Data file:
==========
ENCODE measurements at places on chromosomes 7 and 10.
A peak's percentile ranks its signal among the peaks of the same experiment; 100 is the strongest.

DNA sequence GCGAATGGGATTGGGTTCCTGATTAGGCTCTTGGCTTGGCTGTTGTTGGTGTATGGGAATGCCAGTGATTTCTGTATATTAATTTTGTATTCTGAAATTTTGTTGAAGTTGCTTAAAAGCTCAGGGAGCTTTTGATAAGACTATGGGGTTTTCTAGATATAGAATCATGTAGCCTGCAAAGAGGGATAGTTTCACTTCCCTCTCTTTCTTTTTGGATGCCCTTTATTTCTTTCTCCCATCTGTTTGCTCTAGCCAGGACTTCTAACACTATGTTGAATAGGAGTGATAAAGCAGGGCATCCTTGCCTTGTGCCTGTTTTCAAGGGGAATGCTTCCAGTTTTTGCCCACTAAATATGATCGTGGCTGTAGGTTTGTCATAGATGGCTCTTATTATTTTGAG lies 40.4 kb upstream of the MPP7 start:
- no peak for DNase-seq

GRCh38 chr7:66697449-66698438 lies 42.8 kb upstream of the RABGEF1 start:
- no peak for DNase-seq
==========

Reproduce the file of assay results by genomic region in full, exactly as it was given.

ENCODE measurements at places on chromosomes 7 and 10.
A peak's percentile ranks its signal among the peaks of the same experiment; 100 is the strongest.

DNA sequence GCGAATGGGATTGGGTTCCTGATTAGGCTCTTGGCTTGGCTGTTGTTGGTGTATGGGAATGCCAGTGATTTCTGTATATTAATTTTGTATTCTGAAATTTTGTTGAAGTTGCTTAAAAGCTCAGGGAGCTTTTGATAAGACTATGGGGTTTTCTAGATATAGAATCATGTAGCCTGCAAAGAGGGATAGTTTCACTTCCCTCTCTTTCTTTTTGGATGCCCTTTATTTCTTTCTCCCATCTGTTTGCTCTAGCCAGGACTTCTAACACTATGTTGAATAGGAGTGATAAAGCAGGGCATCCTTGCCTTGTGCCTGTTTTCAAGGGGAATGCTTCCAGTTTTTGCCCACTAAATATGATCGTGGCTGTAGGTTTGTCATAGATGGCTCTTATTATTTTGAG lies 40.4 kb upstream of the MPP7 start:
- no peak for DNase-seq

GRCh38 chr7:66697449-66698438 lies 42.8 kb upstream of the RABGEF1 start:
- no peak for DNase-seq